Cues such as “The House” and “Meet the Help” have an unusual multidimensional emotional feeling which is both warmly welcoming and oddly sinister, blending harp glissandi and pretty string themes with an ominous undercurrent that occasionally descends into moments of Bernard Herrmann-style suspenseful string scoring. However, things quickly go wrong, and cues such as “Ice Tea,” “Georgina’s Silhouette,” “Walter’s Run,” “Georgina at the Window,” and “Investigations” ramp up the tension with scratchy horror movie stingers, undulating strings, and eerie electronic sustains, and often include interjections from the ghostly Swahili choir, and even some Deep South vocal inflections which remind me of Thomas Newman’s score for Fried Green Tomatoes.

The extended sequence in “Hypnosis” takes these two styles and mixes them together, beginning softly and gently, but gradually incorporating the Deep South/Swahili vocal textures to add a touch of danger to the proceedings. As the score progresses, Abels allows his score to immerse itself deeper into the world of true horror movie music, through cues such as “The Auction,” “Ukelele Walk” with its doleful tolling bells, the brass-heavy and threatening “Photographs,” “Finding the Keys,” the vocally-enhanced “The Sunken Place,” the devilish “Surgery Prep” which sees the choir engaging in some Goldsmith-esque Latin chanting, and the aggressive “Race for the Teacup”. However, even here, Abels continually brings in rhythmic and textural ideas from the world of jazz and blues, giving the score a wholly unique sound that I haven’t quite heard before in this setting. The score does occasionally devolve into moments of less interesting ambient horror music, drones and sustains, clangs and bangs, especially towards the end of the score in cues like “Rod Calls Rose” and “Jeremy Attacks,” but these are few and far between and don’t do anything to undermine the rest of the music.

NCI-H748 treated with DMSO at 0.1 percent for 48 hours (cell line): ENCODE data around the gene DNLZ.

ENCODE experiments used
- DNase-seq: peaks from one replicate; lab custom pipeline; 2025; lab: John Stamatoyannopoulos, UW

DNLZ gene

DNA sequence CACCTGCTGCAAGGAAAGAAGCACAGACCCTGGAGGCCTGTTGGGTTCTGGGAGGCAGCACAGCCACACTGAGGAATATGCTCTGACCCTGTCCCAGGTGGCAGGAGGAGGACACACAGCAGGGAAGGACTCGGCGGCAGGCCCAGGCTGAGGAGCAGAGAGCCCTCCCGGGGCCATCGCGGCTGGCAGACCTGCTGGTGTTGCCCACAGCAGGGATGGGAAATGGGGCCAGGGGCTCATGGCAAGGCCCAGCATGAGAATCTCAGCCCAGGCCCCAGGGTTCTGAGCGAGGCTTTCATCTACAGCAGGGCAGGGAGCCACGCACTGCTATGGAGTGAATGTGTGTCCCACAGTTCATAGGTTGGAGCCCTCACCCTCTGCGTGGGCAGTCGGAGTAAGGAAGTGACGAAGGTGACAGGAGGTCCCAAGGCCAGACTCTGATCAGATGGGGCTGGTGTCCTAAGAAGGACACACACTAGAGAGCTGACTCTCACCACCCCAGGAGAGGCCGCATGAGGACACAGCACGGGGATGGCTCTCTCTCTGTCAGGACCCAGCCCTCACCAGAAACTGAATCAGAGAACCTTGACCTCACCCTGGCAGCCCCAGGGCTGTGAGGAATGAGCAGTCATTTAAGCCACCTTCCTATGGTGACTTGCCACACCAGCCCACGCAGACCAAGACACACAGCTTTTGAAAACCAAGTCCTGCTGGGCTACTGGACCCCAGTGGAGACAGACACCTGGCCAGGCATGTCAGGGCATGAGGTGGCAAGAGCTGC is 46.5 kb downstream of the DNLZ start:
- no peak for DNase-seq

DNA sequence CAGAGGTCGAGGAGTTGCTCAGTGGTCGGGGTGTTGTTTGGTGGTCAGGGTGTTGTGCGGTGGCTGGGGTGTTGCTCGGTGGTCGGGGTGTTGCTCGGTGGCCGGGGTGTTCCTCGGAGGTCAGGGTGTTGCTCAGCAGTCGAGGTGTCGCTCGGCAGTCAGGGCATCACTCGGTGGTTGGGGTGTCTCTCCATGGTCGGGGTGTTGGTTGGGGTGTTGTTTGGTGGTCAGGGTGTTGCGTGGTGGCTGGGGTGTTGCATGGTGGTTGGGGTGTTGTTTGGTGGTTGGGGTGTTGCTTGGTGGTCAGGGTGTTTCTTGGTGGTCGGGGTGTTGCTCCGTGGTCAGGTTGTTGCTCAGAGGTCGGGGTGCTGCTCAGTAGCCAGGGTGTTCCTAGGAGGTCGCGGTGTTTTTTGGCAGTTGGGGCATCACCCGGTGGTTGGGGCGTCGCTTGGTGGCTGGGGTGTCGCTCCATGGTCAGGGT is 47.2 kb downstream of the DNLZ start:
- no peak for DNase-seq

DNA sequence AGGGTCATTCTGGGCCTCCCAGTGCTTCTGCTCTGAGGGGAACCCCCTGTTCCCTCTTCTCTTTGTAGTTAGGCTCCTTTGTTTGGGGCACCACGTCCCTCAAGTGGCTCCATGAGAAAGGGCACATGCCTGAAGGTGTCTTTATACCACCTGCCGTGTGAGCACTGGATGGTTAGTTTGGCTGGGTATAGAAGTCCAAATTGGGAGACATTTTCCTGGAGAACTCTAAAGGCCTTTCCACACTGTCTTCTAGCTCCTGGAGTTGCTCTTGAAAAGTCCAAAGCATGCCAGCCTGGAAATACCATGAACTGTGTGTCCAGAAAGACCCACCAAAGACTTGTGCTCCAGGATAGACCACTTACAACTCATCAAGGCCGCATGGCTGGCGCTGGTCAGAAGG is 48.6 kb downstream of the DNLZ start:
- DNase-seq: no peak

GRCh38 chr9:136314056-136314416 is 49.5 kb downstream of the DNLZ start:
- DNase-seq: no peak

The only two drawbacks to the score are the bittyness of the album presentation, and the lack of what many listeners will consider a ‘true’ main theme. In terms of the album presentation, the score lasts for just over an hour, but is made up of 43 cues, many of them lasting for less than a minute. Some people find this lack of fluidity an annoyance, and may not connect with Get Out because of it. In terms of a main theme, it’s true that the score is much more concerned with texture and atmosphere than it is with melody, but that’s very much the nature of the horror genre these days. The Sikiliza Kwa Wahenga theme, while unique, is certainly not memorable in a traditional sense, and this may leave some listeners unable to truly engage with the score on an emotional level.